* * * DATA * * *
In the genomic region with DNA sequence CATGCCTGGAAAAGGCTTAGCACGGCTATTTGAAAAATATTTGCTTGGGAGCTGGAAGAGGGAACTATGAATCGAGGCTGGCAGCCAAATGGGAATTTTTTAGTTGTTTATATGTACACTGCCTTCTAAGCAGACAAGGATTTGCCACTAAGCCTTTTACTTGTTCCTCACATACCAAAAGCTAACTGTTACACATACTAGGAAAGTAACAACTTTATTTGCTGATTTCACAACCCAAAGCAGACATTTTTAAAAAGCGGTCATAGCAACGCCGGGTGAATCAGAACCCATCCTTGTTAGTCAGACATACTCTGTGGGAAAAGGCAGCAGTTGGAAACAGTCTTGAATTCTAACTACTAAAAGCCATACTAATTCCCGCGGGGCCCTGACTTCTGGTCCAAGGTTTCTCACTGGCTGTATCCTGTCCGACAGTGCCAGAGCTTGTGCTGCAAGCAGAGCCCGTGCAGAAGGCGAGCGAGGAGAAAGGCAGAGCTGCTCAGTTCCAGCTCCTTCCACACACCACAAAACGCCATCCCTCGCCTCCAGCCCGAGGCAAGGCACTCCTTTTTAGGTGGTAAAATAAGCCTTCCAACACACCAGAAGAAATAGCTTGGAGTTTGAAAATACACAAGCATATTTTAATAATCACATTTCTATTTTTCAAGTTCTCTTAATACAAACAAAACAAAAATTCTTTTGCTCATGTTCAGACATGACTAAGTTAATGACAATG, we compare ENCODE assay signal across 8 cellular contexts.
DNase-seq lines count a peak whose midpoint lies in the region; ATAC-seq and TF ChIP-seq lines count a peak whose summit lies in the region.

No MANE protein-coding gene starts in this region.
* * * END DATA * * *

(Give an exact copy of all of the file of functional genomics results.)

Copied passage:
In the genomic region with DNA sequence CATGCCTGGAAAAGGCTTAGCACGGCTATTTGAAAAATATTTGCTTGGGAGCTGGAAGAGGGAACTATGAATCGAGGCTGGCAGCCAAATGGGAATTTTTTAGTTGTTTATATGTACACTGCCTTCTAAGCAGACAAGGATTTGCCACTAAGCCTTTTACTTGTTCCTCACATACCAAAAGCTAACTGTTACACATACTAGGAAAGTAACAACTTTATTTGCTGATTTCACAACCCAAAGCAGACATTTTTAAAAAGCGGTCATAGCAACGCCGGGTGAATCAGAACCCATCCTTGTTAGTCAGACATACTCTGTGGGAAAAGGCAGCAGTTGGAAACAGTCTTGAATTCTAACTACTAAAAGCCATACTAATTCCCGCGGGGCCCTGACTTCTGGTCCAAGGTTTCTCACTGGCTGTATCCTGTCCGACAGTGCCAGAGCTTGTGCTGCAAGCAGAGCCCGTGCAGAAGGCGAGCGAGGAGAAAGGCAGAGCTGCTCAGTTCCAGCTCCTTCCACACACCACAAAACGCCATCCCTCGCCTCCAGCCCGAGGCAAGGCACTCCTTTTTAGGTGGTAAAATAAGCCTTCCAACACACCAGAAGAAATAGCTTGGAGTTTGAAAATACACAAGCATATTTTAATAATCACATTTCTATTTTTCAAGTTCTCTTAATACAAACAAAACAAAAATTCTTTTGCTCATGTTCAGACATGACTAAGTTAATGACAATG, we compare ENCODE assay signal across 8 cellular contexts.
DNase-seq lines count a peak whose midpoint lies in the region; ATAC-seq and TF ChIP-seq lines count a peak whose summit lies in the region.

No MANE protein-coding gene starts in this region.